But one of the things I have learnt very quickly is that a busy footfall does not make for strong sales - indeed who buys and what they buy is a largely unpredictable feast.  You get there early and set up and then what happens will happen.

So here we are - Thursday morning and it's dark as we load the car, gradually the mizzle retreats and by the time it is 9am we are set up.  The regulars are already sweeping the market - looking for the same bargains we turned down last week, and they move around the stalls with speed and determined deliberation.

Today I have secured the same space as I have used for the last three weeks - it seems to work for me and I'm getting to know fellow traders who are regulars and always here.  Which brings me to the next big decision - whether to go for a fixed and permanent market stall?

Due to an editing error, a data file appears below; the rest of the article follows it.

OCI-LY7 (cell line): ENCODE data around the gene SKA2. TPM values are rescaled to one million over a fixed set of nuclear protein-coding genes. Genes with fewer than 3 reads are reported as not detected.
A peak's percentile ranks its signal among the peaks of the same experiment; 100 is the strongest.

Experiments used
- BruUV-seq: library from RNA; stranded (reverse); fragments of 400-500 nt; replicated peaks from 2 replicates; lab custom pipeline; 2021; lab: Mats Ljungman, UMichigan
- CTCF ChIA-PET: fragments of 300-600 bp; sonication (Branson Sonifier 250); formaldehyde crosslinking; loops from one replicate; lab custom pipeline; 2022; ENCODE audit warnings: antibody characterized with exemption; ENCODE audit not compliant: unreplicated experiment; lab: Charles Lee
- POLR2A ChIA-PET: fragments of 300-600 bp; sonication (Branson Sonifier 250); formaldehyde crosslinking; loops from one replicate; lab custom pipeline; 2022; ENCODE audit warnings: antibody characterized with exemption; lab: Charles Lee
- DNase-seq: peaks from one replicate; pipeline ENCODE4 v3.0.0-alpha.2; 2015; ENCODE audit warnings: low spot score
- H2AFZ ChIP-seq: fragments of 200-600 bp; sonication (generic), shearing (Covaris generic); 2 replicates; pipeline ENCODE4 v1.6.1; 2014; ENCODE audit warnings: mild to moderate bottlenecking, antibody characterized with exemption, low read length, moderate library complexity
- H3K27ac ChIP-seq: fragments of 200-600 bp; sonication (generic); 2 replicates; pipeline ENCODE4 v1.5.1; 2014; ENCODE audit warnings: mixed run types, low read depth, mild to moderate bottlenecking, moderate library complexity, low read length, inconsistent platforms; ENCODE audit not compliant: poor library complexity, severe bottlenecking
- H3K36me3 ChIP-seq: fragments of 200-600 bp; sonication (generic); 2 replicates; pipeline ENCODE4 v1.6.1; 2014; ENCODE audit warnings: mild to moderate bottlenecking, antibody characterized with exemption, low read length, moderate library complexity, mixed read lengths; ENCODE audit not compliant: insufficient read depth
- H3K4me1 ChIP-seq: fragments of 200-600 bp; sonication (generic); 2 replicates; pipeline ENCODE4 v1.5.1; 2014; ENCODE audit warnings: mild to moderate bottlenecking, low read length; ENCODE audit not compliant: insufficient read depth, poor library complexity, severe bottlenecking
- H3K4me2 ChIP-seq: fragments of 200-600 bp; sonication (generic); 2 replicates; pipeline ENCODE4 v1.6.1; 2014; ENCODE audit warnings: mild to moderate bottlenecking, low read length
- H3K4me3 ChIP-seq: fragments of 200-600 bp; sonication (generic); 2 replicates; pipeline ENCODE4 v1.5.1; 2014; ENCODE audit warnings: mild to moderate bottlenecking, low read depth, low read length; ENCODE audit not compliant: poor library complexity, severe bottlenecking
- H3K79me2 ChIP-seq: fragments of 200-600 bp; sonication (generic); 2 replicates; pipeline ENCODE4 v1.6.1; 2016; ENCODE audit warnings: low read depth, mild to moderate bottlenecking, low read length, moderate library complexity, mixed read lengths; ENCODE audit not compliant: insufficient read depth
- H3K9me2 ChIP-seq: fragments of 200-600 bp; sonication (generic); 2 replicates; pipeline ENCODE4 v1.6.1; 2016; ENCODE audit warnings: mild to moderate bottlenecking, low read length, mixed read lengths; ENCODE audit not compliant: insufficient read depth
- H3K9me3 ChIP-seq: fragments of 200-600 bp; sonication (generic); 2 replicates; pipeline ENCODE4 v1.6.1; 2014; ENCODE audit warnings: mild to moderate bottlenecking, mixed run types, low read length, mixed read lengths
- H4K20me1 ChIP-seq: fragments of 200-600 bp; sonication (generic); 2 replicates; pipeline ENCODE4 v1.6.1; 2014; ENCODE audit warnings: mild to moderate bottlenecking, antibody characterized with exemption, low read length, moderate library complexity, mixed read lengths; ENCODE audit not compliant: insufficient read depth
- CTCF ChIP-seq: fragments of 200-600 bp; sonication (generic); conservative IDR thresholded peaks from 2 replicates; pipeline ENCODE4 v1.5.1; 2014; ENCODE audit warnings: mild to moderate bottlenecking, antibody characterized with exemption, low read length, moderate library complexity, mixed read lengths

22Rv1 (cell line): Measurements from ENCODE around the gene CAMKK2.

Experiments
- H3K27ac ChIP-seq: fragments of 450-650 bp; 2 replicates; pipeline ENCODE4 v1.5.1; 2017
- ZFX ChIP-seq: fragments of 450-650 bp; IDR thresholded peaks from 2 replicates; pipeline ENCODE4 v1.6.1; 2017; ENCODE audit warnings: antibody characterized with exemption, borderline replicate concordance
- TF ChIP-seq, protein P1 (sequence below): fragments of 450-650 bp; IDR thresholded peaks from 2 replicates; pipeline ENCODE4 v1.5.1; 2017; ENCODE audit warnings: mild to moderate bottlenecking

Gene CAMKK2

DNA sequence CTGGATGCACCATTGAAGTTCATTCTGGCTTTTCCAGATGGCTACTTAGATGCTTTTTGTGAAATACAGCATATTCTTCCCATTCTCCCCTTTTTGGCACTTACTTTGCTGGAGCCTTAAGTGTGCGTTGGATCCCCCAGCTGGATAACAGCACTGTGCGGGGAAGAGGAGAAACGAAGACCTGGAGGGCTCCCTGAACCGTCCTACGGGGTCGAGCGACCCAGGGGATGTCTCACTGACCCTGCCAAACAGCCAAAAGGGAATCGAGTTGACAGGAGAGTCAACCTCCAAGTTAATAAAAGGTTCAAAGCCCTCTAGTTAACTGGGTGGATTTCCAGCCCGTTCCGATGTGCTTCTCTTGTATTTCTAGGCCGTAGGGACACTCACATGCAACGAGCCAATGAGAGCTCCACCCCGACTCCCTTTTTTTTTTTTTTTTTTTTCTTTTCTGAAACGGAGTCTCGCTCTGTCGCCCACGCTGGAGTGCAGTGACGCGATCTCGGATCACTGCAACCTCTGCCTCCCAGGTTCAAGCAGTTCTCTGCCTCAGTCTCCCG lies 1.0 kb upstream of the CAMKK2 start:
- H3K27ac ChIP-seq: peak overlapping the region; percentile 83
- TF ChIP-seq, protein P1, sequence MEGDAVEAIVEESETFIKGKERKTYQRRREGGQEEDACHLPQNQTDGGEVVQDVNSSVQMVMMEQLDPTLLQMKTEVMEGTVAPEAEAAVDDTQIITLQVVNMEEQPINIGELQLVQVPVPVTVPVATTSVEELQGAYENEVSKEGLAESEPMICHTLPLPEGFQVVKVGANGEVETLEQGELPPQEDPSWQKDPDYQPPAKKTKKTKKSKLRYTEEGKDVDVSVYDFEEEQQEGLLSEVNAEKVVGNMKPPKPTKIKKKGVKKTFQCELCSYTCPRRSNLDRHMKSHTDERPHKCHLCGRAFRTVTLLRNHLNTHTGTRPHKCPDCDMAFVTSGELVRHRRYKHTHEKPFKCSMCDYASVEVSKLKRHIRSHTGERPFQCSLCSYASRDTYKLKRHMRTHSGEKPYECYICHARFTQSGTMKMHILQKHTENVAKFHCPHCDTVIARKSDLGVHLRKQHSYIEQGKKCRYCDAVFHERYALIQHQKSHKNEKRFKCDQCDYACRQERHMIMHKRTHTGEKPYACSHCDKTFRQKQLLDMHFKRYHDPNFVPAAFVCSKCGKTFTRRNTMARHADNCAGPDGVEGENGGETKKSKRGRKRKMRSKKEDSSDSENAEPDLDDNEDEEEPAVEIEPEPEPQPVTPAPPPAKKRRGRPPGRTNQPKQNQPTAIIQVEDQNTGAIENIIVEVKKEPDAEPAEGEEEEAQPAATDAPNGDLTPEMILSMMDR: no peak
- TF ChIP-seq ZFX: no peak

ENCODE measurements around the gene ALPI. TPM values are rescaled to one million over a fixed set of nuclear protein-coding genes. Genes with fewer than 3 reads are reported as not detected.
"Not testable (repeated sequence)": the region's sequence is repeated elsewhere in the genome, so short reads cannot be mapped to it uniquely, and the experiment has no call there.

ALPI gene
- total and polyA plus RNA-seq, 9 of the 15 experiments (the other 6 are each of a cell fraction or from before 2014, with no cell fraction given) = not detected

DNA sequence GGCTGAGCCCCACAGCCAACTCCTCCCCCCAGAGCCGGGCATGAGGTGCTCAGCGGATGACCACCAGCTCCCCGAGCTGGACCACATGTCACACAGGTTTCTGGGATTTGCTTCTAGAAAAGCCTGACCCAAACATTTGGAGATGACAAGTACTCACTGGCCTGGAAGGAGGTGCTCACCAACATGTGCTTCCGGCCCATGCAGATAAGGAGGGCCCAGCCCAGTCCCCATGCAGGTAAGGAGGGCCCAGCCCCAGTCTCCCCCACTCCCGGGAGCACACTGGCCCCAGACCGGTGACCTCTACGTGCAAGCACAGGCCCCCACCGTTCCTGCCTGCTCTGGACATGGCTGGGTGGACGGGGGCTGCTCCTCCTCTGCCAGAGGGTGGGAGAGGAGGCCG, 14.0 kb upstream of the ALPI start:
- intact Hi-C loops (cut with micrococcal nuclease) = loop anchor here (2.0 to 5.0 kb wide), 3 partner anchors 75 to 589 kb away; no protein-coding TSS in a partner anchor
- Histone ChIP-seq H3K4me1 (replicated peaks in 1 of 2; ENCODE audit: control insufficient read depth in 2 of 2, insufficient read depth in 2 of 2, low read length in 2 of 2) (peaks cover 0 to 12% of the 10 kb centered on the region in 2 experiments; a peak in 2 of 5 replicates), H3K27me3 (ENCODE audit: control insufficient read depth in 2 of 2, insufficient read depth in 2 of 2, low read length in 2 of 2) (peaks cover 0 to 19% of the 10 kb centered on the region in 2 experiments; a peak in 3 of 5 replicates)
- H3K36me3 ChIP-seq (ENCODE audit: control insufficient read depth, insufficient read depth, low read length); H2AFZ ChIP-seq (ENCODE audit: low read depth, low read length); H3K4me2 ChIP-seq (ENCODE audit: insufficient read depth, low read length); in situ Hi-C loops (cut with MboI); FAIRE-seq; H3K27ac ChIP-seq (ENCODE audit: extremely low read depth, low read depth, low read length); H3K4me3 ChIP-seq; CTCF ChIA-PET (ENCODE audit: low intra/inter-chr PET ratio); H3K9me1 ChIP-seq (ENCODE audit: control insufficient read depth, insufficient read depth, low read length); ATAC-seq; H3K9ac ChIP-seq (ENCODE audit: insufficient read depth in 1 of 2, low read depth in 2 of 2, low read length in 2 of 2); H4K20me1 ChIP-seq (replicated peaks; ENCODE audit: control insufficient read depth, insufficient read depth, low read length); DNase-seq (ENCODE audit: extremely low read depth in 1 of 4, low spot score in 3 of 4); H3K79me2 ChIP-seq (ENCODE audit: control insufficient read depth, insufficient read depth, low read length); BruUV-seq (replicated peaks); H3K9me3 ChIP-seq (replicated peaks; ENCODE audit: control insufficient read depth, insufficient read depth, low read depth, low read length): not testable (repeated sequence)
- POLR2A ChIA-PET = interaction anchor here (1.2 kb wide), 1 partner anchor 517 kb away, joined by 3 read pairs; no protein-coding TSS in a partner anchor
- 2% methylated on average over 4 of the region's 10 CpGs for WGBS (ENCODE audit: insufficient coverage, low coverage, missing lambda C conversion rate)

The question every market trader dare not ask: will it rain? And this morning (whilst still dark) it was clear and almost warm. As we loaded the car to go to market the spitting mizzle started and by the time we had set up and prepare for the downpour - the clouds had passed and it was back to being nice again.

So whoever brought the threat of rain with them appears to have gone home and taken it back with them.  This is good.

One gazebo was up, the second had arrived, as Friends of Spital Cemetery gathered and slowly and steadily more and more people arrived  and kept arriving.

This was our Remembrance Service - Spital-style to remember those who fought, died, survived and went through the trauma of war and conflict at home and abroad.

Today is a big day in the world that is Chesterfield Market - there is a 1940's theme complete with vintage cars, numerous people in costume and appropriate dress and of course a full parked up replica Spitfire.  It's fair to say that the day is a real triumph.

The number of Stallholders is massively up and the foot-fall feels hugely increased with people - what is also clear is that people are not just Chessie folks, though they are here aplenty, but people have come  from further afield.